Manhattan Residential Price Increase Led by Luxury Segment
- Jan 06, 2014
According to Town Residential’s most recent Manhattan condo and co-op sales report, which covers the fourth quarter of 2013, prices were driven upward for the quarter mostly by luxury properties. “Luxury” has a specific definition in this context, consisting of the top 10 percent of unit sales by price, excluding townhouses. Luxury condos and co-ops tend to be larger two- and three-or-more bedroom units.
The average luxury price, about $5.52 million in the fourth quarter of last year, was up 5 percent compared with the previous quarter, while the median luxury price, about $4.6 million, gained 10.9 percent quarter-over-quarter, according to Town Residential. During 4Q the entry-level price in the luxury category was about $3.05 million.
The average sales price for all Manhattan condos and co-ops trading in the fourth quarter didn’t increase as much as the luxury class, while the median didn’t increase at all. The report notes that the average in 4Q was $1.47 million, an increase of 1.44 percent from the third quarter, while the median was actually down quarter-over-quarter by 2.48 percent to $840,000.
The report also noted that condos represented fewer sales during 4Q than co-ops, only 41 percent of the total, but average condo prices on the whole were up 5.77 percent compared with the previous quarter. The average sale price for a Manhattan co-op dropped by about 5 percent compared with the previous quarter.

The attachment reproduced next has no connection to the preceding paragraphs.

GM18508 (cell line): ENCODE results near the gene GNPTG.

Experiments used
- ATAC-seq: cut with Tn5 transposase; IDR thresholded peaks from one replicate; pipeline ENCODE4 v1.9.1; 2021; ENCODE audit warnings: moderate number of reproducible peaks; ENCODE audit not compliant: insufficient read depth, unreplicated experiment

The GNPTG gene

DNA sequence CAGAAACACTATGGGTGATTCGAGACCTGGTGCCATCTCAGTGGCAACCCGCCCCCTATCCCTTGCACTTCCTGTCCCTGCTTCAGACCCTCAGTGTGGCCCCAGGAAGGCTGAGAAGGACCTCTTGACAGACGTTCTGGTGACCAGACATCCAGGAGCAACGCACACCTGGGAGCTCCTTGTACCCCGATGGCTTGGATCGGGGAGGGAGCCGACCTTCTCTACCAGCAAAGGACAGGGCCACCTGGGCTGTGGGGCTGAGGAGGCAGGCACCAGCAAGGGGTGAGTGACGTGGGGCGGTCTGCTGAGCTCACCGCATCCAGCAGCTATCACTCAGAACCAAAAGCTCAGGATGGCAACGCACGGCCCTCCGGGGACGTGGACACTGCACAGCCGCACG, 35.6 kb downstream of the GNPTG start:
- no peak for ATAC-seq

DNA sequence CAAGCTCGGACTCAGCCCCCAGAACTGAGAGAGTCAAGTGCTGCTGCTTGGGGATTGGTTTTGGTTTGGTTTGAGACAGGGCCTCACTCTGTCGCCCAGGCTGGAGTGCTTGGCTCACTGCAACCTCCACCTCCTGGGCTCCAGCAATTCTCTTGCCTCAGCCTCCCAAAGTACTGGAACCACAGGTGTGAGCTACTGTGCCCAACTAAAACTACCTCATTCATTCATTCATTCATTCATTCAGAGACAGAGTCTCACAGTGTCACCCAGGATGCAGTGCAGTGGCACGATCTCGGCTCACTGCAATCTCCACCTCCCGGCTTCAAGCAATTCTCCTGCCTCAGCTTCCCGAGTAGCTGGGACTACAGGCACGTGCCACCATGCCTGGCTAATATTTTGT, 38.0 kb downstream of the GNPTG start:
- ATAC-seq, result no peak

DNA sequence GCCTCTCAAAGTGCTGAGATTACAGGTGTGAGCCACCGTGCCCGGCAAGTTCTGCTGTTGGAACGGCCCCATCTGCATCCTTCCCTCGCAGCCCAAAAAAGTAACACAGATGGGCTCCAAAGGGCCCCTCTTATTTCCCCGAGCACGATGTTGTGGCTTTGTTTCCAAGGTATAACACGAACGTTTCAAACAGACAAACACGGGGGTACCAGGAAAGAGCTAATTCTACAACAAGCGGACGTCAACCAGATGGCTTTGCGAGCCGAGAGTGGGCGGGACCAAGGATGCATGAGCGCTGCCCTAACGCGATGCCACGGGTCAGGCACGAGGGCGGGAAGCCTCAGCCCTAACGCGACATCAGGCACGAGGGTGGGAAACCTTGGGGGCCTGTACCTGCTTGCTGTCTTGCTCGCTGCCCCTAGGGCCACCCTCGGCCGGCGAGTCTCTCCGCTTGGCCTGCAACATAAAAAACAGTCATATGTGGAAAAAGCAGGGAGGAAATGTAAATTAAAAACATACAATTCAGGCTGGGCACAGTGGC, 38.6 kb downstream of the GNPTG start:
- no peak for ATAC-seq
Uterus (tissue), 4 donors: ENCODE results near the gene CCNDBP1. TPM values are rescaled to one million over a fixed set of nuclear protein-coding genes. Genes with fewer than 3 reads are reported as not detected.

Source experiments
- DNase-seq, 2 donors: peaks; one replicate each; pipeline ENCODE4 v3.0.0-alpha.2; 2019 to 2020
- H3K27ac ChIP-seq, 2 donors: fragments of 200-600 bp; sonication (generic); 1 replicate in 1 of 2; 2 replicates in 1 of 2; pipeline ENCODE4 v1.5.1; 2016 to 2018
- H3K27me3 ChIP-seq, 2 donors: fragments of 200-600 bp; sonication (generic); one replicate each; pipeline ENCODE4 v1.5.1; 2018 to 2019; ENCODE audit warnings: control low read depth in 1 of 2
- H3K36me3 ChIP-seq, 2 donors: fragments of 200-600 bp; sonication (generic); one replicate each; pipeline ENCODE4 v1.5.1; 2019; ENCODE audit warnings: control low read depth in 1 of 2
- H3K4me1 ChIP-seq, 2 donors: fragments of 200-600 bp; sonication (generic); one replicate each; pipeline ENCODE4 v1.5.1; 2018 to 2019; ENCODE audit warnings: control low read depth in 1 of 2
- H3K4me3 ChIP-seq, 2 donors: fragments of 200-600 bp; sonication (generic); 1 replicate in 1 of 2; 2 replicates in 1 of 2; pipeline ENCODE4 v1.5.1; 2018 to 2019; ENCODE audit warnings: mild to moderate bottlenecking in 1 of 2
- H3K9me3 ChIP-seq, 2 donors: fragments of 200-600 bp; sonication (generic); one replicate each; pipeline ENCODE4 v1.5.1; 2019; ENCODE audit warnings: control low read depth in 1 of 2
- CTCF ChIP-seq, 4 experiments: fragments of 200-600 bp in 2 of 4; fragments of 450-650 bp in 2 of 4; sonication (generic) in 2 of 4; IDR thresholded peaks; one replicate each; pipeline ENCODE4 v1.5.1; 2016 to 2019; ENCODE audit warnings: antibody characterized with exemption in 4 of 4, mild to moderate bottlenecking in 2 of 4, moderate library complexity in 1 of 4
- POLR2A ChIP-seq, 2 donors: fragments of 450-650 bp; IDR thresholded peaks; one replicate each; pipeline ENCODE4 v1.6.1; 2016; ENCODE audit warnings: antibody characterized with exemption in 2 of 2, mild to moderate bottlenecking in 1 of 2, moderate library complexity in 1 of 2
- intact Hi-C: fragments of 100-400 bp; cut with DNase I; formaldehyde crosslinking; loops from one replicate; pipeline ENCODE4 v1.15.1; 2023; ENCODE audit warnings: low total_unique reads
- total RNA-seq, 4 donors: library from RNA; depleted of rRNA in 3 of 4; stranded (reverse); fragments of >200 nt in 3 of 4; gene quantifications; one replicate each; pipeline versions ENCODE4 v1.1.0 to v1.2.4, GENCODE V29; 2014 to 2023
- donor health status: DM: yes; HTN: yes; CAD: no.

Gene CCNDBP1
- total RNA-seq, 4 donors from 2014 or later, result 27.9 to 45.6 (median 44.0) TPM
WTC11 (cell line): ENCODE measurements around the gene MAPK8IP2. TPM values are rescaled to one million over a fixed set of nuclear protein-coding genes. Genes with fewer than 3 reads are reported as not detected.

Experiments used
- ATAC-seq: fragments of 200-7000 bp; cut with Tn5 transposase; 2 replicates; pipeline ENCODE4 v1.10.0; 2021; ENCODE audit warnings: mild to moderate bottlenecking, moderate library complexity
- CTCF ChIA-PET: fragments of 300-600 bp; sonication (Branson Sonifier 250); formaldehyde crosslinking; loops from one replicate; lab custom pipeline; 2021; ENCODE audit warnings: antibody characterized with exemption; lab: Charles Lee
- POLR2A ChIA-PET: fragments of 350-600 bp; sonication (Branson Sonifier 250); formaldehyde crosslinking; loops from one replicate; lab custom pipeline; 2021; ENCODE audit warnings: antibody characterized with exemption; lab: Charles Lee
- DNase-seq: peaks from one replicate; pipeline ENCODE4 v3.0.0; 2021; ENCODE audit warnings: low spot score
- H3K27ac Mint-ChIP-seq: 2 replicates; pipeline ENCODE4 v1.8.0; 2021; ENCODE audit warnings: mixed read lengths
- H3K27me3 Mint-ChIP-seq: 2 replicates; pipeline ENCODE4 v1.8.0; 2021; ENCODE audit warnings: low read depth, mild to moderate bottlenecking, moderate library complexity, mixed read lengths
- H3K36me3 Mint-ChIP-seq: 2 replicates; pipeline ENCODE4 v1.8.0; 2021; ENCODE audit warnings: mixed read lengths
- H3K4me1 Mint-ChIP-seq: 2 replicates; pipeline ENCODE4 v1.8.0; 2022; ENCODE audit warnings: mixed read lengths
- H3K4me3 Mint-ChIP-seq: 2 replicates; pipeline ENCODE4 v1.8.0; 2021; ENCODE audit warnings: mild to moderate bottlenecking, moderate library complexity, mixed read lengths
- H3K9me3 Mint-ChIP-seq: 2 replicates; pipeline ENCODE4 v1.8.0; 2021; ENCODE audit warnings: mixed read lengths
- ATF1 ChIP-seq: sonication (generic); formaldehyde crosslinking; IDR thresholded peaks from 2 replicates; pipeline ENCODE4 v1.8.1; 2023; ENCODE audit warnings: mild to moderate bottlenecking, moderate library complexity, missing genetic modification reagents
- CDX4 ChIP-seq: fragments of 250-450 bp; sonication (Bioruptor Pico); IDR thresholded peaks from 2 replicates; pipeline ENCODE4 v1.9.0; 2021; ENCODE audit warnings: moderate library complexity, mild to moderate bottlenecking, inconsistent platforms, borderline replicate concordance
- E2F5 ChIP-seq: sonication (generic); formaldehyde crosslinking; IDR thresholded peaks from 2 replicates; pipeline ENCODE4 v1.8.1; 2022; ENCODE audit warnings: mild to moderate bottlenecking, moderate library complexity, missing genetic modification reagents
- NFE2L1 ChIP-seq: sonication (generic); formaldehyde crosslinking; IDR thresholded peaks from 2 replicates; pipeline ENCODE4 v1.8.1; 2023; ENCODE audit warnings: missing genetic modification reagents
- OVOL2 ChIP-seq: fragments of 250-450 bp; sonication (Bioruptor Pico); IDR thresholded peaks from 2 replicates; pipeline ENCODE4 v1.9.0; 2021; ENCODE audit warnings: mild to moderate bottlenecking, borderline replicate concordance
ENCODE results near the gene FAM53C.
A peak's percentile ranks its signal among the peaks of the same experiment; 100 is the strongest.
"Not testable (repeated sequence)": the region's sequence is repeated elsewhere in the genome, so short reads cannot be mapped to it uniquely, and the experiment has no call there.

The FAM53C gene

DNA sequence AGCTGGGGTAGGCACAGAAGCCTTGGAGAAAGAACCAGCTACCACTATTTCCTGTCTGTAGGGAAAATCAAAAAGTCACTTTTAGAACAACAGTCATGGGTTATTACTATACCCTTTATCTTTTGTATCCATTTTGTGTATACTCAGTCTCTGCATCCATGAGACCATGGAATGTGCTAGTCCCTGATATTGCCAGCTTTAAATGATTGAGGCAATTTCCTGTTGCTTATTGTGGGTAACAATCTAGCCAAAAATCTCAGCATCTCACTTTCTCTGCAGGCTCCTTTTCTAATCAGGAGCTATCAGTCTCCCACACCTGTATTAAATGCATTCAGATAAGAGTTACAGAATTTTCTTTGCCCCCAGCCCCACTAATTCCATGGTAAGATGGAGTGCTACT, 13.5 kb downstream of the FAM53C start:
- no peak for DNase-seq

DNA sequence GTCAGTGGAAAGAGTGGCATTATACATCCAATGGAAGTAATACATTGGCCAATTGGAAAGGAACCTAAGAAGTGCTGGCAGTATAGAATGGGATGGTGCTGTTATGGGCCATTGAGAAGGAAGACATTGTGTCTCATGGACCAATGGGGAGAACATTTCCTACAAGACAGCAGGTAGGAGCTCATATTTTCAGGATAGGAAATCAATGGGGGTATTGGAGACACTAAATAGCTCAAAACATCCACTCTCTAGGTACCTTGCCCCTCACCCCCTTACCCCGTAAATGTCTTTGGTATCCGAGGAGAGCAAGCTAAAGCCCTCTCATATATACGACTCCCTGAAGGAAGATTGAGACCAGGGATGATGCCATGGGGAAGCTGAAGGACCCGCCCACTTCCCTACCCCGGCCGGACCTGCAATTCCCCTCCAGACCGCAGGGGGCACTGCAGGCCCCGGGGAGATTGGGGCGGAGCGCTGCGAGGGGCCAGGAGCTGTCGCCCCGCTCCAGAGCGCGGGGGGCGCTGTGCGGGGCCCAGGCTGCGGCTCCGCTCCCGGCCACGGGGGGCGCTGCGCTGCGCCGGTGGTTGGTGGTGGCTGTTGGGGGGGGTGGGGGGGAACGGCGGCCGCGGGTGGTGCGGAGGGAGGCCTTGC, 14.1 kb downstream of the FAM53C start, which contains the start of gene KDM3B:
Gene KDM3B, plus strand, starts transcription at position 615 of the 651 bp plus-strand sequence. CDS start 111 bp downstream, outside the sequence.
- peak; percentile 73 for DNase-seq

Though luxury sales drove overall pricing upward, condo and co-op sales between $500,000 and $1 million still represented the largest category of sales activity, as it did throughout all of 2013. Such sales accounted for 36 percent of the market during the fourth quarter, while sales between $3 million to $5 million were 6 percent of the transactions, and those over $5 million were 4 percent.
Looking ahead, developers seem eager to build more for-sale properties citywide in New York in 2014, says Town chief statistician and economist Damien Parker. There was about a 60 percent year-over-year increase in cumulative year-to-date building permits reported for the month of November, he explains, which “shows that developers are taking advantage of current and future asset prices while borrowing costs remain relatively low.”